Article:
3D Printed Artificial Reefs in the Atlantic Region (3DPARE)

Authors: Hall, A., Herbert, R. and Stafford, R.

Start date: 14 May 2019

Given the multiple stressors facing the marine environment, and shallow reef systems especially, work to protect biodiversity of the oceans is crucial. Artificial reefs (AR) have been deployed around the world for decades for many purposes including habitat restoration, coastal protection, fisheries enhancement and recreation.

The 3DPARE project (www.3dpare.eu) aims to 3D print concrete artificial reef blocks to maximise marine biodiversity, however, little is known of the key features needed to maximise the benefits of artificial reefs. We conducted surveys of natural reefs and artificial structures in Poole Bay to determine key characteristics to include in these reef blocks, using SCUBA, photogrammetry and BRUV surveys.

The 2018 results from the UK showed similar patterns in species richness and abundance across the natural and artificial sites. However, community structure differed significantly with both depth and between natural and artificial structures, and while not perfectly correlated, mobile fauna varied more with depth, and benthic flora and fauna varied more with substrate type (artificial vs. natural).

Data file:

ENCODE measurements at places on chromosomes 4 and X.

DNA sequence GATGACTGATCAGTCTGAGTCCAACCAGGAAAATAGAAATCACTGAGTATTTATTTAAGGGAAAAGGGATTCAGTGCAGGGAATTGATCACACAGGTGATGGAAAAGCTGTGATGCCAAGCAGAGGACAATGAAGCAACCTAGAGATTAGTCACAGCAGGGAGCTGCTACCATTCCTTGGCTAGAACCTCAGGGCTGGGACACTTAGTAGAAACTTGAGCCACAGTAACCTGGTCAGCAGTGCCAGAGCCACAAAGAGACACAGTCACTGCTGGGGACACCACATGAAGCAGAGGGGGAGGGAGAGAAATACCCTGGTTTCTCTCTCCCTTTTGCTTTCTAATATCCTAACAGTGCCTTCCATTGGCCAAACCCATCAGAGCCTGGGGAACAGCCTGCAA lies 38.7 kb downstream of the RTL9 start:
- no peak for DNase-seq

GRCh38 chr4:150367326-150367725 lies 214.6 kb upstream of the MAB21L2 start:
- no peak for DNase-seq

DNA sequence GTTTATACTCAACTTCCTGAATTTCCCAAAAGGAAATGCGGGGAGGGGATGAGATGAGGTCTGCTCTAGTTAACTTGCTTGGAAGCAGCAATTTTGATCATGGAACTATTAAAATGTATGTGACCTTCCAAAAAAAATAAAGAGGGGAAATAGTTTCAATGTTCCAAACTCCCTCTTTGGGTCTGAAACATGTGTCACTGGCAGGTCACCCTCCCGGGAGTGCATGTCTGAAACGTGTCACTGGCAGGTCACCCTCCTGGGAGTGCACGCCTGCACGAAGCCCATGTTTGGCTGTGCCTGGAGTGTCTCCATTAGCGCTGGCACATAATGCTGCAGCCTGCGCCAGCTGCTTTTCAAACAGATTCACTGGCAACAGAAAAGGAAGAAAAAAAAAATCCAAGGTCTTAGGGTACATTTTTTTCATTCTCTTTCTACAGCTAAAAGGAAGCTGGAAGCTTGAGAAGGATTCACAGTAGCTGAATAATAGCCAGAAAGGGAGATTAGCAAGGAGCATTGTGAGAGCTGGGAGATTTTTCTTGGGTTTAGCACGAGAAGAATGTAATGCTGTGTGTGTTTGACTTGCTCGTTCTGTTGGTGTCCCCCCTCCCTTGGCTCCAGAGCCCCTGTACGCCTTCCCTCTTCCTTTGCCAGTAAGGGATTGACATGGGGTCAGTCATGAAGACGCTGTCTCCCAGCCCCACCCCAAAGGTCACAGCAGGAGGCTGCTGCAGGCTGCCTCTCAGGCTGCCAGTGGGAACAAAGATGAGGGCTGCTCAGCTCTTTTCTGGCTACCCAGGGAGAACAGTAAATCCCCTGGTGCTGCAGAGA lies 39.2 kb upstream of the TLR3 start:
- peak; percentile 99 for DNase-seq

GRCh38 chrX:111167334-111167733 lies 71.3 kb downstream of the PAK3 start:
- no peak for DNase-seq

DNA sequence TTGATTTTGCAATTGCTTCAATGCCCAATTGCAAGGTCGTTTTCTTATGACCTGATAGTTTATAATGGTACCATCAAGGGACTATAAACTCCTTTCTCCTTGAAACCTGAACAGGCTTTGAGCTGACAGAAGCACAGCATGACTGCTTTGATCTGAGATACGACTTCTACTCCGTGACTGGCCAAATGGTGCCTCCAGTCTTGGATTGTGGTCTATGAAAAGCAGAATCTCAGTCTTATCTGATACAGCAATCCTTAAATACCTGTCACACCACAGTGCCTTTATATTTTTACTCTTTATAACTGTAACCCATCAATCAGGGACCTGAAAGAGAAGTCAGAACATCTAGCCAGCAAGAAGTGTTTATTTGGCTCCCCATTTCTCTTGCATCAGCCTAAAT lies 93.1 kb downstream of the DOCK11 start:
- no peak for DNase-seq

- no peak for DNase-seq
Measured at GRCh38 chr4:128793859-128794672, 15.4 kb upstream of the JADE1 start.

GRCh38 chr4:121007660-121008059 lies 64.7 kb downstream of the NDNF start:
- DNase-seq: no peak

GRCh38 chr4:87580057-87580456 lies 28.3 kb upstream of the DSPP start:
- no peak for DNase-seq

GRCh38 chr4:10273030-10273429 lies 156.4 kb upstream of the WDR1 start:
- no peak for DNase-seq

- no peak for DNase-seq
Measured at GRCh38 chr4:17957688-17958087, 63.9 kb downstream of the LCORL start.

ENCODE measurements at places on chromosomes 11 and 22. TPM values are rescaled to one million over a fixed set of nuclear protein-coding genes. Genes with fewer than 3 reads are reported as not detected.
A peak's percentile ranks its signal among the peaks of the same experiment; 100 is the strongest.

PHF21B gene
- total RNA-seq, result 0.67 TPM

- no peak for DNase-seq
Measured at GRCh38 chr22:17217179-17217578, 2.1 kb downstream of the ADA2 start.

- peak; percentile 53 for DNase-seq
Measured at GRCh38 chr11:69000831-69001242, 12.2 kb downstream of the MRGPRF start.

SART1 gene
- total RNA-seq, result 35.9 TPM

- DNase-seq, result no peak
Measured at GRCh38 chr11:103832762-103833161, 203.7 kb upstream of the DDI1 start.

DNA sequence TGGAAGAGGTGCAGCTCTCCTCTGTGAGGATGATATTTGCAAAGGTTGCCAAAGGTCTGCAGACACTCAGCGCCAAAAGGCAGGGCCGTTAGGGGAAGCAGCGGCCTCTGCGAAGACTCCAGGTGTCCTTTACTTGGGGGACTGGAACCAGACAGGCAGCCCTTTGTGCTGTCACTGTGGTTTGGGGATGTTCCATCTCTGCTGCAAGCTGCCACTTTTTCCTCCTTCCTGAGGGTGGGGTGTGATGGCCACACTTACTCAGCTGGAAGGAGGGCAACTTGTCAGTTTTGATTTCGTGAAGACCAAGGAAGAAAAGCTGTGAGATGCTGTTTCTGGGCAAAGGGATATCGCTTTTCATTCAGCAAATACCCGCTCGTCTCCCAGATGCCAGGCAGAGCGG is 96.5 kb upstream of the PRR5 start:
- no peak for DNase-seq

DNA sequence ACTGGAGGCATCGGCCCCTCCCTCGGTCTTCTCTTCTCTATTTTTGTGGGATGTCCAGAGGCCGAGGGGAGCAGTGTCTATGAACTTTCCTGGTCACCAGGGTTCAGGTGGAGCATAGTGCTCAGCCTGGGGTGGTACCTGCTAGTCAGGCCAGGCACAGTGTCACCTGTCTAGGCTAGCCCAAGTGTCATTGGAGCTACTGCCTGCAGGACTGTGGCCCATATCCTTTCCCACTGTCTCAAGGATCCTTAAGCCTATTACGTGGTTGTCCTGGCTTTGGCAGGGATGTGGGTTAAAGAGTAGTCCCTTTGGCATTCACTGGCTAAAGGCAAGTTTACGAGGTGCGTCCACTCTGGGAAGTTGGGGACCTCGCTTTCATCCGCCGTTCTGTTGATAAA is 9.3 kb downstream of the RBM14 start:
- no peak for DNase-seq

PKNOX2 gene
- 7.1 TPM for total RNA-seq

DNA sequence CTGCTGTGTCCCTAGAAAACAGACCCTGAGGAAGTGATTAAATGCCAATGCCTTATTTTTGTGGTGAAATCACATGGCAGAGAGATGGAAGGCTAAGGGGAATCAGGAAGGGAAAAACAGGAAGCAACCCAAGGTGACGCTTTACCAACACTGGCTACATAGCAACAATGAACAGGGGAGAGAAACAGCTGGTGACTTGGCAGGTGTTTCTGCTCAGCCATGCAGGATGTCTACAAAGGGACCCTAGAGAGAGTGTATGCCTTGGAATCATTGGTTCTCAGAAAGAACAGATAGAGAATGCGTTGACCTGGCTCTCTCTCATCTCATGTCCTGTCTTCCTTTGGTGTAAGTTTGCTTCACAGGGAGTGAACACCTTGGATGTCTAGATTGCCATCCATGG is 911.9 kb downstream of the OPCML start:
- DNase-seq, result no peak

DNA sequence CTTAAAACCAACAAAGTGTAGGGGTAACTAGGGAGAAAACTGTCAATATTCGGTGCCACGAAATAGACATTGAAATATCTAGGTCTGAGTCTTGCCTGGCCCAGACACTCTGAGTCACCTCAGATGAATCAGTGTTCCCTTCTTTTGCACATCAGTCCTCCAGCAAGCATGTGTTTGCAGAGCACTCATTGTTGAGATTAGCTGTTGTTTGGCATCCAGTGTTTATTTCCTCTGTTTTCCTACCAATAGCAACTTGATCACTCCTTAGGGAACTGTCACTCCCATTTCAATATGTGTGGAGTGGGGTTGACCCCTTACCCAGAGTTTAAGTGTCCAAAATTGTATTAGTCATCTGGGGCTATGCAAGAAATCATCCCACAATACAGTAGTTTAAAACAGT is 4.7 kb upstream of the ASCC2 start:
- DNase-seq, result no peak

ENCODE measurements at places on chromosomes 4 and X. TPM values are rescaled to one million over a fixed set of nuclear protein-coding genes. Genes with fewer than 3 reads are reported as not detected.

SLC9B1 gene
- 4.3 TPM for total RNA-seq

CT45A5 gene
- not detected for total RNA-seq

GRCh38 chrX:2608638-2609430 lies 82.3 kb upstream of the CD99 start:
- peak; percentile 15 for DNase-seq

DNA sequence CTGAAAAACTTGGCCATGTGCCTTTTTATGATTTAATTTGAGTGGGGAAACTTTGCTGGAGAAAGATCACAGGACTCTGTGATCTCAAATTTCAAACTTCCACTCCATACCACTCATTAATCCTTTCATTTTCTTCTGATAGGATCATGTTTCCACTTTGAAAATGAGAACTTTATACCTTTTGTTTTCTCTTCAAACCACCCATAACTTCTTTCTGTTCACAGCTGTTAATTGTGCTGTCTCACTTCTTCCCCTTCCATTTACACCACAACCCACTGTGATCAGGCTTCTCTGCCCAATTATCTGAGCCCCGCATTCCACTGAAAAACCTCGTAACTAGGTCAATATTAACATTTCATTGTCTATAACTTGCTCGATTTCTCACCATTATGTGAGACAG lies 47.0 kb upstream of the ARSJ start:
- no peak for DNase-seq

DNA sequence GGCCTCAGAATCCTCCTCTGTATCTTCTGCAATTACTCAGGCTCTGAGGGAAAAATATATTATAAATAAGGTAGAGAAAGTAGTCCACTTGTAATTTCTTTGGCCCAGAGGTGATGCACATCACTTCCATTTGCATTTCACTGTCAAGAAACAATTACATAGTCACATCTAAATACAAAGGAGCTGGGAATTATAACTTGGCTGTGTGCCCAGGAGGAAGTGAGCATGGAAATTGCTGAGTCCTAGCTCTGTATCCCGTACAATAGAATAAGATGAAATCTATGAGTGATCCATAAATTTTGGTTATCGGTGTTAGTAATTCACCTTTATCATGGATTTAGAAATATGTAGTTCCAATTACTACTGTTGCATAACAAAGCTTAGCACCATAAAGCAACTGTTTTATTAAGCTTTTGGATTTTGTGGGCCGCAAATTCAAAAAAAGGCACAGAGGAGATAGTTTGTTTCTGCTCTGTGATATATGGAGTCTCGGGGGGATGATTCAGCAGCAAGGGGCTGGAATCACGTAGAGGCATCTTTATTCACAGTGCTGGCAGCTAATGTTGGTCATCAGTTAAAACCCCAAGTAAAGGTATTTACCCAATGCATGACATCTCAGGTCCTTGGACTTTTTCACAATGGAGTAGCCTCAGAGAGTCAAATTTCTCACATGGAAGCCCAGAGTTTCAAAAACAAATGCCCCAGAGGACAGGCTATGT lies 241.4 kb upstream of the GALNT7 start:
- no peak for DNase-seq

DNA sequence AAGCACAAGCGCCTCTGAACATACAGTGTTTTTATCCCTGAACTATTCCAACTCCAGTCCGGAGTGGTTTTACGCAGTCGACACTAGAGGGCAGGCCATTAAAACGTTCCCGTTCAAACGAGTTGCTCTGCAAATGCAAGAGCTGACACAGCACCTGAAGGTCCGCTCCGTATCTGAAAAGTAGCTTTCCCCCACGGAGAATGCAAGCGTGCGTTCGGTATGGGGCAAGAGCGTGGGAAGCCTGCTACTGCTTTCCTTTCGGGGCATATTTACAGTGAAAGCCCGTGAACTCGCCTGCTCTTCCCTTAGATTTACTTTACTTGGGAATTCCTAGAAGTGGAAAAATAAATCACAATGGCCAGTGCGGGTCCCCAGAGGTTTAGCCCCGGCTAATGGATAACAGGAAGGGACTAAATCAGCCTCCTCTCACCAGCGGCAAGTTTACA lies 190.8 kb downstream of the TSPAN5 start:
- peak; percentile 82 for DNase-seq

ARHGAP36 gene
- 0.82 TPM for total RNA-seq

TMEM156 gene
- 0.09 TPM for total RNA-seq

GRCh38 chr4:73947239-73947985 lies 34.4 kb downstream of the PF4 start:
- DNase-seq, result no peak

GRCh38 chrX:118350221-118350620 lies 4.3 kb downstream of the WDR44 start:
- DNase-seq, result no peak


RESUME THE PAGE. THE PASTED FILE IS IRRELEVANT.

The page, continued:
The 3D printed AR units will include various habitats including holes, tunnels and overhangs of varying size and depth. Monitoring will focus on the specific AR unit features and how they attract marine life, and help maximise native flora and fauna assemblages.

The data on this page was last updated at 05:24 on January 23, 2021.